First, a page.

by: Mike Ginsca
As mentioned in my previous review of this particular car, bolt-on modifications can completely change a vehicle and make it unique from the next. Since last year, this Scion FRS has gone through another transformation.
Performance – The last iteration of this vehicle was missing the “oomph” under the hood but now the owner has addressed that by stuffing a supercharger kit in it. The HKS V3 supercharger kit bumps the power output by approximately 80-100hp at the crank (275hp and 210 lb-ft of torque at the wheels). The increased power is immediately noticeable especially at lower rpms when setting off from a stop light. It doesn’t have the big surge that you’d get with a turbocharger but overall it just feels like a bigger and more powerful engine. Like other superchargers, the buildup of of power feels relentless as the rpms increase. But towards the redline, the power hits a plateau and it doesn’t pull with the same ferocity as in the low to mid rpm range. Shift into the next gear approximately 500 rpms before the needle hits the redline and it’ll be just fine. Speaking of shifting gears, the new short shifter takes a lot of time to get use to. Mis-shifts are very easy to invoke and I was always hesitant when downshifting for the fear of inadvertently shifting from 4th to 1st or worse, 6th to 1st.
With the increase in power comes more wheelspin in a car that is already wheelspin happy. This is particularly more true when the roads are wet like during my test drive of this FRS. Release the clutch too quickly or apply too much throttle and the wheels start spinning even though they are 10.5″ wide in the back and are wrapped in 265 section Zestino Gredge 07RS tires. But you only have to be cautious with wheelspin in the first two gears. After that, apply full throttle to your heart’s content because the tires will grip. The suspension did get changed since the last time I drove it but the setup is very similar to the previous. Small road imperfections doesn’t upset the chassis and you can take a corner like you’re in a racing car or with a clutch kick or flick of the steering wheel, you can take it like as though you’re pretending to be Ken Block. The front brakes have also been upgraded for bigger 2-piece Coleman Racing rotors and 6-piston Wilwood calipers up front and they have absolutely no problem stopping the Scion. Noise from the brakes is another issue though because lightly applying the brakes in regular city driving makes them squeel like nails on a chalkboard.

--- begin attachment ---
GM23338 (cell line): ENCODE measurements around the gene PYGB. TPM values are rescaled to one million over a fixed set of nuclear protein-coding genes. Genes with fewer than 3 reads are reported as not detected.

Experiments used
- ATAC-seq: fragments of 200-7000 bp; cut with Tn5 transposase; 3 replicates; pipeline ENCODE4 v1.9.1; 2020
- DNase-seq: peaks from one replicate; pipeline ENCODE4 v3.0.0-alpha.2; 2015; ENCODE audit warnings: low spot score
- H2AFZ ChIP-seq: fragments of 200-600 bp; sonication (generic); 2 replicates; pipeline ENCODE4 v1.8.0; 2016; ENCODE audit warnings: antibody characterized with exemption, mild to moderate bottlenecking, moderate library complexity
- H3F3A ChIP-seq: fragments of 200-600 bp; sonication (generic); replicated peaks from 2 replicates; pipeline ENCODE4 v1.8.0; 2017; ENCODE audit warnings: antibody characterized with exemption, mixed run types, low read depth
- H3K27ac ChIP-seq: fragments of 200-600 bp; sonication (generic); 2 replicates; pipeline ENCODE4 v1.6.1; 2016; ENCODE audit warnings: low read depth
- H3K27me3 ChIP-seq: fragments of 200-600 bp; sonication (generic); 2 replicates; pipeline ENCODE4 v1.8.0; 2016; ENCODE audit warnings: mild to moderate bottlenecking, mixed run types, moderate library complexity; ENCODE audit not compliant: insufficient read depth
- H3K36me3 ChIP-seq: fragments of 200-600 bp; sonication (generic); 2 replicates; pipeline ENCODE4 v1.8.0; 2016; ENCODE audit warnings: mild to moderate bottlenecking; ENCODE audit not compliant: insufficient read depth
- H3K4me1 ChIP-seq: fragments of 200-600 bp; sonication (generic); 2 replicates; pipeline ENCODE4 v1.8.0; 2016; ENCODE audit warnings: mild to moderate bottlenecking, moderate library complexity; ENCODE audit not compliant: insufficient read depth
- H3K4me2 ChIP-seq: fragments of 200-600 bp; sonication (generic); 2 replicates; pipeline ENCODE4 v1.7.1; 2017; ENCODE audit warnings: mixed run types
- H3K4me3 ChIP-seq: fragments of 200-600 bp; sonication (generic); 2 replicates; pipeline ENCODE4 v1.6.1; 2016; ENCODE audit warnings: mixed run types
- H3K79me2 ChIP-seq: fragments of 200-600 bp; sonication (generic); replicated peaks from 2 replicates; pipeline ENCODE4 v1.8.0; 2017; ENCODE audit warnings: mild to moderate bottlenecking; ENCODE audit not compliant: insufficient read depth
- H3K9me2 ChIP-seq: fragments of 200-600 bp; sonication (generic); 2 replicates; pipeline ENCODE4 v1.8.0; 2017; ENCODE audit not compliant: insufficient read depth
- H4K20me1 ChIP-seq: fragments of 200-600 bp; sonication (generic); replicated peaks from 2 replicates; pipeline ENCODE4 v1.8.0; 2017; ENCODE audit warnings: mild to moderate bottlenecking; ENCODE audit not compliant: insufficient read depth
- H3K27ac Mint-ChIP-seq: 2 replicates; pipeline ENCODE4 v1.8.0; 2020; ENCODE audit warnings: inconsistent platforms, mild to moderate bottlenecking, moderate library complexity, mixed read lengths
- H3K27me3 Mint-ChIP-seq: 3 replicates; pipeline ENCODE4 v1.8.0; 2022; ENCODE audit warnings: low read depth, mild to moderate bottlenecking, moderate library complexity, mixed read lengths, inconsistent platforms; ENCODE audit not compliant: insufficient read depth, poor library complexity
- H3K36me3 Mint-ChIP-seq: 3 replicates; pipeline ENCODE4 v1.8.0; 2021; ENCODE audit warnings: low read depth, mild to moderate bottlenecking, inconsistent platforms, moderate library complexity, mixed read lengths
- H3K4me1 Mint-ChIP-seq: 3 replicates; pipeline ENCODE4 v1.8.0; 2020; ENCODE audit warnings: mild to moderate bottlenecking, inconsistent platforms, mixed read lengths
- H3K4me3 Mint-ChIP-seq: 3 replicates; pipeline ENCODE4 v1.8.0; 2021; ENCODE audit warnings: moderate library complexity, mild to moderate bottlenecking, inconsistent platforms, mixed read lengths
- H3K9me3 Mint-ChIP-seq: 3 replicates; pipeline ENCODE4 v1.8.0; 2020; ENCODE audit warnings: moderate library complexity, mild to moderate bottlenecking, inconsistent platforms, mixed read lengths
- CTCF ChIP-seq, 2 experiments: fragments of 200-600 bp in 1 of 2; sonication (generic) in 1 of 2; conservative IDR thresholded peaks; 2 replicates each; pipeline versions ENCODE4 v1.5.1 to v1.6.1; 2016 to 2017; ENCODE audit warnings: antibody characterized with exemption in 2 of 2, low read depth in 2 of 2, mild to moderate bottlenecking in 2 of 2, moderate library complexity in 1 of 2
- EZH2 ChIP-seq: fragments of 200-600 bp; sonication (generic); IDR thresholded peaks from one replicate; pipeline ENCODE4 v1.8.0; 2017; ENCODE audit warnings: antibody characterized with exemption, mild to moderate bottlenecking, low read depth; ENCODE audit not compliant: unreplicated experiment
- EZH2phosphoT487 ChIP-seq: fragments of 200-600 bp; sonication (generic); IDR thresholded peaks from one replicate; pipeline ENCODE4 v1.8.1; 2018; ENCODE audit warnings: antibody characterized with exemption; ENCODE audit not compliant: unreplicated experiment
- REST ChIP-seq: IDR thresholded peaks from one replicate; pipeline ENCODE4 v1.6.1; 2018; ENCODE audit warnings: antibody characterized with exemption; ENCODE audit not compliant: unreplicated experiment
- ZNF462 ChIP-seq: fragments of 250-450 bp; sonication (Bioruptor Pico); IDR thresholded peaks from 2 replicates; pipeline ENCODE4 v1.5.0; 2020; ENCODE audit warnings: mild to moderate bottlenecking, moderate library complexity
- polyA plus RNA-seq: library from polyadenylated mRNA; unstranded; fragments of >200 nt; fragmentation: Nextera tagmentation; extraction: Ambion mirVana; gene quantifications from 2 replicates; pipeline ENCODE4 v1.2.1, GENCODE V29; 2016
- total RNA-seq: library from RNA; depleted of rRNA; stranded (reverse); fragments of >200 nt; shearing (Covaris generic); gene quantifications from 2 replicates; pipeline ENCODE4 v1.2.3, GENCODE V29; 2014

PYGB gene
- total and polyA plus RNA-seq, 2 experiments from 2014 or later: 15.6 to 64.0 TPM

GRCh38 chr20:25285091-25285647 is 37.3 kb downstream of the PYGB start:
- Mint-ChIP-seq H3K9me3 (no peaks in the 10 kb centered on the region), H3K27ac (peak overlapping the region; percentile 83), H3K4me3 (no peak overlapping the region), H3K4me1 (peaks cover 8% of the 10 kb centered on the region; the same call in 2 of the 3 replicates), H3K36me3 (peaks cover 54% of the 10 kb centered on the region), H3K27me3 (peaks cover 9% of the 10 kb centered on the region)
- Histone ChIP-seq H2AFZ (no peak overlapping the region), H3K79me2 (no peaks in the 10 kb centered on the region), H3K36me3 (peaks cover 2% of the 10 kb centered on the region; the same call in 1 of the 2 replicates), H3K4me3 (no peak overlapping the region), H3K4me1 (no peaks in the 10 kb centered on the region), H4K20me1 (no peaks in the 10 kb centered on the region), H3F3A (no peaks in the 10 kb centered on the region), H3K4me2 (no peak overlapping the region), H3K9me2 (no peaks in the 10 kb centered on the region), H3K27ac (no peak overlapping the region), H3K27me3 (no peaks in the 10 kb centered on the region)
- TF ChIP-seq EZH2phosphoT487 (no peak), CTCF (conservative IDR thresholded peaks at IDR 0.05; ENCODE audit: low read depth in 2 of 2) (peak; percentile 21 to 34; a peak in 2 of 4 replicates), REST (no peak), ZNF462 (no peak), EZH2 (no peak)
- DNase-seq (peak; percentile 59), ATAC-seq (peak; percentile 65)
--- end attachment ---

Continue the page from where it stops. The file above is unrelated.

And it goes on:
Comfort – The interior of this Scion FRS remains relatively unchanged apart from the new Bride racing bucket driver’s seat and plethora of gauges. The seat is just as tight as it was before for my larger stature however the new seat rails allow for more travel than before and as a result my long legs actually fit comfortably inside. Exhaust noise was a big issue before but a new exhaust system was installed along with the supercharger kit and you can have a civilized conversation now inside the cabin without having to yell. The aforementioned suspension is just comfortable enough to be bearable for use on a daily basis but long road trips might be pushing it.
Odds and Ends – The new front bumper, hood, and wheels are the only changes to the exterior. The new bumper makes the car look much more aggressive and it’s a bumper that is not quite as common as others that are available for the FRS which makes this particular car stand out even more. One tiny detail that I don’t like in terms of looks are the “86” taillights. To my eyes it looks too cheesy and ruins the aggressive overall look of the car.
Overall the new supercharger kit make a huge difference at how the FRS drives but with approximately 300hp, there still is room for improvement in a straight line. V8 anyone?!
Thank you to the owner for providing the vehicle for the review and photoshoot.
Editor at large and gearhead. Can drive anything on 4 or 2 wheels... sometimes 3 wheels too.